Convenience or adventure and happiness?

Convenience comes at a price, it also comes at cost to the environment but is it costing us our sense of adventure and connection?

I watched a movie recently that is set part in the 1950s, there is a scene where a lady has travelled by boat and train from America to Paris. Her sister is waiting for her to arrive at the train station in Paris. As the train pulls in her sister anxiously jumps around trying to see if she has managed to get the train, not knowing if the boat was late or not. She couldn’t send a text saying “hey sis, got to Le Havre, just made the train c u in an hour” – it was the 1950s.

As the smoke from the train cleared the sisters caught sight of each other, running down the platform screaming in excitement. They finally talk, “how was the journey?”, “an adventure, such an adventure”.

Screams and excitement is something we still see at airports every day around the world. But when was the last time you heard someone respond to the question how was your journey, “an adventure, such an adventure”? Not that often. Global travel is faster, cheaper and more accessible but it’s not adventurous – the response is usual “the food was shit, can’t believe how small the seats are and the bloke next to me snored the whole way”.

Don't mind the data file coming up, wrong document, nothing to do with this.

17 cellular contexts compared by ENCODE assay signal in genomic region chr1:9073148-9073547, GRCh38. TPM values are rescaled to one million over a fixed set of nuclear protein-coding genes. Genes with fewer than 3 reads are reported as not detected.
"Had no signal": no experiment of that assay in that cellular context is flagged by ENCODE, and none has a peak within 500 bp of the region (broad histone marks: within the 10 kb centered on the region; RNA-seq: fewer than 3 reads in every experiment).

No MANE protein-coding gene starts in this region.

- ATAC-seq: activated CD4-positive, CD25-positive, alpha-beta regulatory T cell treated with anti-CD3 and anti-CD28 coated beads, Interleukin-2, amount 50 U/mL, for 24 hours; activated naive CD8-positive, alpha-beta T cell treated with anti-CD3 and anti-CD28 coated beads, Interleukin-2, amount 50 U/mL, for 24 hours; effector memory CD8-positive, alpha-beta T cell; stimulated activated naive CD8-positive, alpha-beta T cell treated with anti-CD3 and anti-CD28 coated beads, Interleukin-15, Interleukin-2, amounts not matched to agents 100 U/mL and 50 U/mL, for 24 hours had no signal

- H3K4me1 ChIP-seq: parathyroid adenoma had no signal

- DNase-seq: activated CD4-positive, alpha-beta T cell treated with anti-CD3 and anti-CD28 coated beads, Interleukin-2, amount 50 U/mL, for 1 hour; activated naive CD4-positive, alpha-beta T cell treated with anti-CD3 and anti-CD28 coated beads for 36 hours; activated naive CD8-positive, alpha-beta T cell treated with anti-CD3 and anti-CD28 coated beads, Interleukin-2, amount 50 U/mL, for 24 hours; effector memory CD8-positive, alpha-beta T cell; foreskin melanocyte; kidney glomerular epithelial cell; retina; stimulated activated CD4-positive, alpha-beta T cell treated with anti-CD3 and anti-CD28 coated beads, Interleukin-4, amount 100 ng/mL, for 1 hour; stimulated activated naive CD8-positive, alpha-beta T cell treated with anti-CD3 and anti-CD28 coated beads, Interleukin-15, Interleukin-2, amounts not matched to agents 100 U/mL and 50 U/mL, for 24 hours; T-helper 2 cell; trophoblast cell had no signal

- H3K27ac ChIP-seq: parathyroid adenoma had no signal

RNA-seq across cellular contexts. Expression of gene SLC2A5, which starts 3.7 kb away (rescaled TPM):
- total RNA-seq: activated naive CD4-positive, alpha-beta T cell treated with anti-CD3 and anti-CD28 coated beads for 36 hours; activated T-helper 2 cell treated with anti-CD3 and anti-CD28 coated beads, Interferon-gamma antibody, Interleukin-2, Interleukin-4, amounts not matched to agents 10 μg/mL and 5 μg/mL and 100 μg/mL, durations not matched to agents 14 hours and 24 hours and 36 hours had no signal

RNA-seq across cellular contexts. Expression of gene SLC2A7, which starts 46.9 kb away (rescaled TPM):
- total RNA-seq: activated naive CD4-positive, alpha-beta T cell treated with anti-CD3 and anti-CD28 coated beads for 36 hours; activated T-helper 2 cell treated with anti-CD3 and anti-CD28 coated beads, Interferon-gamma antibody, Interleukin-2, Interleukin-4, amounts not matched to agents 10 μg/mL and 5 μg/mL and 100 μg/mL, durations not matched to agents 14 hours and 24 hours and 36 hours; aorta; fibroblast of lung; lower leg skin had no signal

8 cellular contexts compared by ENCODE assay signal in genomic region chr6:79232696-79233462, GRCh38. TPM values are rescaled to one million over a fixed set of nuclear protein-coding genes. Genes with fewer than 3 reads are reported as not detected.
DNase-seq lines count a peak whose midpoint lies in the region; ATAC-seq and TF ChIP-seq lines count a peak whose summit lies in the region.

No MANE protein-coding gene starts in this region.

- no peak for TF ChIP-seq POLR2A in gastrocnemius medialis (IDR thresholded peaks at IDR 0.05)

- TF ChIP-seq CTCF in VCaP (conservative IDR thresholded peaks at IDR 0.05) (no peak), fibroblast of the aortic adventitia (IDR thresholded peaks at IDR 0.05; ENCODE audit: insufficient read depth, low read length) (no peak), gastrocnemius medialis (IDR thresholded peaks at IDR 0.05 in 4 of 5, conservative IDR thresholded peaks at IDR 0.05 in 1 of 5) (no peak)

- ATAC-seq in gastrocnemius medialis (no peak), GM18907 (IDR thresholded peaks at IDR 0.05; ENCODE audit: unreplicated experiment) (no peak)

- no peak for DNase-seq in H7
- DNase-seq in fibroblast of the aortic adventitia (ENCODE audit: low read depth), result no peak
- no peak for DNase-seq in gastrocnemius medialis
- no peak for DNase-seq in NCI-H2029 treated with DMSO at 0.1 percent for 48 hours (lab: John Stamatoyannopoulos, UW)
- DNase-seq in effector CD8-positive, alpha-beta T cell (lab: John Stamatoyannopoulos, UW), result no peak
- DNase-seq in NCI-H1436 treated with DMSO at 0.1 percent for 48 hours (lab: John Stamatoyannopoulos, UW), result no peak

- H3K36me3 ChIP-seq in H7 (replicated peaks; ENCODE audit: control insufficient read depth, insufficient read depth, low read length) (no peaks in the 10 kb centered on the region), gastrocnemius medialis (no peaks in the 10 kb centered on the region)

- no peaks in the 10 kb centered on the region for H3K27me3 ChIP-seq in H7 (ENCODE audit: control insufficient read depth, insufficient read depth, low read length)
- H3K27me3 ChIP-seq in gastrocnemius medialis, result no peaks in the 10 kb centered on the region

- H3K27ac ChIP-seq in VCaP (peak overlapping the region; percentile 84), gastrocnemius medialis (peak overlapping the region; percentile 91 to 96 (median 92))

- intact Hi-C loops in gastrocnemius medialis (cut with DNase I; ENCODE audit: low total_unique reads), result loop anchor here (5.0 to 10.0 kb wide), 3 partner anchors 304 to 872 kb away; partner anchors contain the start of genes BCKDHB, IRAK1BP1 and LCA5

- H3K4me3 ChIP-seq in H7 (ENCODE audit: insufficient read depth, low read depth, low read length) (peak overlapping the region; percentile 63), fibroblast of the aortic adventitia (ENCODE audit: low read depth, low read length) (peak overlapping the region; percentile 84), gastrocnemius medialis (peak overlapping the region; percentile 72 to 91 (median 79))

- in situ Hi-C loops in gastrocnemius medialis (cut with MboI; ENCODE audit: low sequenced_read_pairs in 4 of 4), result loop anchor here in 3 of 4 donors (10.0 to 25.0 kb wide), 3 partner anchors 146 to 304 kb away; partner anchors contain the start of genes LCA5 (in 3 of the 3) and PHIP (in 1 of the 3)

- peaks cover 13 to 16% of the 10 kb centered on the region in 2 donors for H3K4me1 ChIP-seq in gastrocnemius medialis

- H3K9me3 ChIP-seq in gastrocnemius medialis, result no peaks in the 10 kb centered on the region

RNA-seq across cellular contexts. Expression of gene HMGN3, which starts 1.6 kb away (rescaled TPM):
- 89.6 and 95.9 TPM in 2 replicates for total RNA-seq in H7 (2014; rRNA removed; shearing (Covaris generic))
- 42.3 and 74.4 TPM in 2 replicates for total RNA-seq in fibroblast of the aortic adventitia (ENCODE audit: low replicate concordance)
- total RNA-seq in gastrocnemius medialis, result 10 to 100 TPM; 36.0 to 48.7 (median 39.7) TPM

Is convenience not only screwing the planet but also screwing us?

Rachel Matthews in an artist in London, she was recently interviewed for a book called “how to change the world” by John-Paul Flintoff – great book, worth a read. Rachel works with textiles particularly knitting and crochet, John-Paul asked what motivates her “the satisfaction she derives from her work comes not merely from the finished product but from the process involved in making it”. She and her friends hold “knit-ins” to teach strangers to knit or crochet.

Now knitting may not be adventurous or for everyone, but the joy that Rachel gets from the process of making it outlasts the final product. Maybe that is something that would help solve the happiness quotient being skewed towards wanting rather than having. Perhaps if we had a part in the manufacturing process, perhaps if we enjoyed the process rather than the product our happiness would be maintained after we received the product and also the environmental impact reduced?

Maybe if we enjoyed the process, focused less on the convenience in all that we do, we and the planet would be a lot happier?

1 Comments on “Convenience or adventure and happiness?”

  1. See The Willpower Instinct by Kelly Mcgonigal for insight into the physcology of wanting rather than having.

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